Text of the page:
On Tuesday, the Pew Forum on Religious Life published its newest findings on the religiously unaffiliated or "nones".
The study finds that nearly 20 percent of Americans are unaffiliated. What's more, they grew up with religion and now are unaffiliated (74 percent), aren't looking for a religion (88 percent) and feel religion has no place in politics (67 percent). In short: they are happy without religion and don't want it imposed on them.
That's why so much of the discussion surrounding the release of this study was so disturbing. In two separate press conferences, the experts and panelists presenting the study fielded questions about how religious communities could "minister" to the unaffiliated and lead them to religion. They wanted to know what specifically they should do to reach out to the nones. How and where they should approach them.... "at the mall?" On the street "in Georgetown?"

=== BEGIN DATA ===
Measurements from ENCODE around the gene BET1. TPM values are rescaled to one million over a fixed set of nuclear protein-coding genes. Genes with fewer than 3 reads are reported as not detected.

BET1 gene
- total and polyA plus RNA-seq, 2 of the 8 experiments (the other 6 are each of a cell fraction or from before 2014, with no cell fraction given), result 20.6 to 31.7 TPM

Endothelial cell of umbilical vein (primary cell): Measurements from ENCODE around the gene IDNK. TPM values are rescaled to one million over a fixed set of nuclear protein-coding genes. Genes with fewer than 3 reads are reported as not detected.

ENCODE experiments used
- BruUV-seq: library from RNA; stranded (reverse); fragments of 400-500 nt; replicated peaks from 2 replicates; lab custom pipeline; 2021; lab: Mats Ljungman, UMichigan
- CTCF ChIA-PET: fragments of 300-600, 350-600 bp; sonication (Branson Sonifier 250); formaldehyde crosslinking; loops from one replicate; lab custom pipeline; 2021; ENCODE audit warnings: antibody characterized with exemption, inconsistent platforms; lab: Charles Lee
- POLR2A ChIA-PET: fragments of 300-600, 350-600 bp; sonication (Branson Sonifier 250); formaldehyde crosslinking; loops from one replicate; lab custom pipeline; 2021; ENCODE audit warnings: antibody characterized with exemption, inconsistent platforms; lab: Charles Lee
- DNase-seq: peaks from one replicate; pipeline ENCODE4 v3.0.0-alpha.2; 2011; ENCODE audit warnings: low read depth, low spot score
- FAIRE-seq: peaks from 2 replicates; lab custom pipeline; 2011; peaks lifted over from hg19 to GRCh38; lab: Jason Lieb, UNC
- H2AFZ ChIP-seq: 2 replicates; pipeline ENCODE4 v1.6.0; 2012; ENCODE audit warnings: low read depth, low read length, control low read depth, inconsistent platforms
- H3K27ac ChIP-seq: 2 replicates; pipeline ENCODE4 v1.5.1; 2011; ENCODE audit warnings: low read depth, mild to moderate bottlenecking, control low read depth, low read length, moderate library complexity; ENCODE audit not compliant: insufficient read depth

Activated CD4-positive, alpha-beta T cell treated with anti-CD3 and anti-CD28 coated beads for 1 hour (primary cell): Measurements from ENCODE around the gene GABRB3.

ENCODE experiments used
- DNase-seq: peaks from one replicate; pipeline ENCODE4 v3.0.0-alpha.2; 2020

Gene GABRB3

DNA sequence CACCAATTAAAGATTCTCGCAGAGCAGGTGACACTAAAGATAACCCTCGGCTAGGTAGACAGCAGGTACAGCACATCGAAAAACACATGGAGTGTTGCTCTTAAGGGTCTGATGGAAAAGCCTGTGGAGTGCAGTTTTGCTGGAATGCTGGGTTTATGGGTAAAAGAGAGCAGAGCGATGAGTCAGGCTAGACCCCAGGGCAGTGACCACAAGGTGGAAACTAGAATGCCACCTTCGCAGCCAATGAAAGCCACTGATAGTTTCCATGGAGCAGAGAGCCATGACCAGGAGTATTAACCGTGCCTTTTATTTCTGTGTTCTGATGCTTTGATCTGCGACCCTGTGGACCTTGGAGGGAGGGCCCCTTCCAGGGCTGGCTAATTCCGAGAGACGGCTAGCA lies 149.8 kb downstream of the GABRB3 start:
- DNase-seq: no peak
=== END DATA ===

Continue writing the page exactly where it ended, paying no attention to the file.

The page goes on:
All the while the larger point was completely missed. The nones are non-affiliated not because they "haven't found a religious home", but because they don't want a religious home. They aren't concerned about missing out on the feeling of community religious communities claim to provide, because only 28 percent think a "shared community" is important.
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